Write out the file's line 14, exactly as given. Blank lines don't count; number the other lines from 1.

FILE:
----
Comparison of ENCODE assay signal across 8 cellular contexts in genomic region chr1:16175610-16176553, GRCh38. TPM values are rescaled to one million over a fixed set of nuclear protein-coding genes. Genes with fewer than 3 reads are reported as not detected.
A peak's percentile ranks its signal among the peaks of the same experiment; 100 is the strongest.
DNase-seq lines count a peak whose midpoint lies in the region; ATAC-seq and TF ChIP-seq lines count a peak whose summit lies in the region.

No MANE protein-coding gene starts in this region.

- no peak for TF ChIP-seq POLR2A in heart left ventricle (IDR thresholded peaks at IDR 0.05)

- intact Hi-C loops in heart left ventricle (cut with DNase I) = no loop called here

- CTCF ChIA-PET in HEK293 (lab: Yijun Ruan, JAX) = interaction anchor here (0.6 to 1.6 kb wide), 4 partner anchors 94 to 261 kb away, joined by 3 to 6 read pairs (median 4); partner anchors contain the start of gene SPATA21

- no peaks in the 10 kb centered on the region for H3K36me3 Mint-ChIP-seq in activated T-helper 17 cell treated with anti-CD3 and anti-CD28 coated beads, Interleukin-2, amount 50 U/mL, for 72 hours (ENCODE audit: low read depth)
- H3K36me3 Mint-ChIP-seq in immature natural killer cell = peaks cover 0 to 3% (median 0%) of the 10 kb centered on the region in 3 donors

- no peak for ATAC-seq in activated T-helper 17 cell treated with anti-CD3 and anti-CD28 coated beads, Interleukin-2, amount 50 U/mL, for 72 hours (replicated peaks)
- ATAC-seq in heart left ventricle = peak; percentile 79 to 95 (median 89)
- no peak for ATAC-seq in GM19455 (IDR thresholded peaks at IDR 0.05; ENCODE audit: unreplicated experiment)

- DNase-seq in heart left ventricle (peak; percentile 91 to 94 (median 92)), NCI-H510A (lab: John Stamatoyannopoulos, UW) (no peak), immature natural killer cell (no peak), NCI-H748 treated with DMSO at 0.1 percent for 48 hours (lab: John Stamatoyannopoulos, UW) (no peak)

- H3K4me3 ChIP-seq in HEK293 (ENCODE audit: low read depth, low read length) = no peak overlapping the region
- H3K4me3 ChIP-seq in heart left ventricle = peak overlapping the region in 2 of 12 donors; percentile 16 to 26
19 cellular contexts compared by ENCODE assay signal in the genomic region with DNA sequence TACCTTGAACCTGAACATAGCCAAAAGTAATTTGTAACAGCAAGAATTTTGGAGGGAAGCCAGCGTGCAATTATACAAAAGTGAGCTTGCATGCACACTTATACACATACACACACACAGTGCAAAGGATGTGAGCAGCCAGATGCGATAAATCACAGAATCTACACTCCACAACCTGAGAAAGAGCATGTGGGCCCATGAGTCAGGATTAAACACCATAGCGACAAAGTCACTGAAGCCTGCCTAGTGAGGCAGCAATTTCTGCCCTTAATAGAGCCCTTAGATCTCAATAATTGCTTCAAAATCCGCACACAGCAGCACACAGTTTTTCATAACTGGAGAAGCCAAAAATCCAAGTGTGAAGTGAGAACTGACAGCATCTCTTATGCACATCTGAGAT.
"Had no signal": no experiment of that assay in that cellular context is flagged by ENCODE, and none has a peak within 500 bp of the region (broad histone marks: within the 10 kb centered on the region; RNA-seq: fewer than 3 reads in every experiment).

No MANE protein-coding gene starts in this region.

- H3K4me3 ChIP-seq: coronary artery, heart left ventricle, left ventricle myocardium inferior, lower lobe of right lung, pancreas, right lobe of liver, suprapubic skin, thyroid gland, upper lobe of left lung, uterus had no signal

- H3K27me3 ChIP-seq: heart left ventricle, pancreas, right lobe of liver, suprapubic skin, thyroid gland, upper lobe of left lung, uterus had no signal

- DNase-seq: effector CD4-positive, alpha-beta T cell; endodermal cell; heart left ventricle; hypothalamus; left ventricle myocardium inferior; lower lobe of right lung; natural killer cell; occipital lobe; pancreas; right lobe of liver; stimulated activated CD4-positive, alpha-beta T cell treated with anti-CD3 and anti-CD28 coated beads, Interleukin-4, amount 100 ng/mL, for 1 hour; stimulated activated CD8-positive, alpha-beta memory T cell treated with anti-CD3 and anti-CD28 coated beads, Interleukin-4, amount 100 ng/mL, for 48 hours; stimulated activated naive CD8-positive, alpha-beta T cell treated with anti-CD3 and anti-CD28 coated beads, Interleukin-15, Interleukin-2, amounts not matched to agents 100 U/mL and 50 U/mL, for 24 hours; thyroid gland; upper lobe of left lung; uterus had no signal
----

- H3K4me3 ChIP-seq in HEK293 (ENCODE audit: low read depth, low read length) = no peak overlapping the region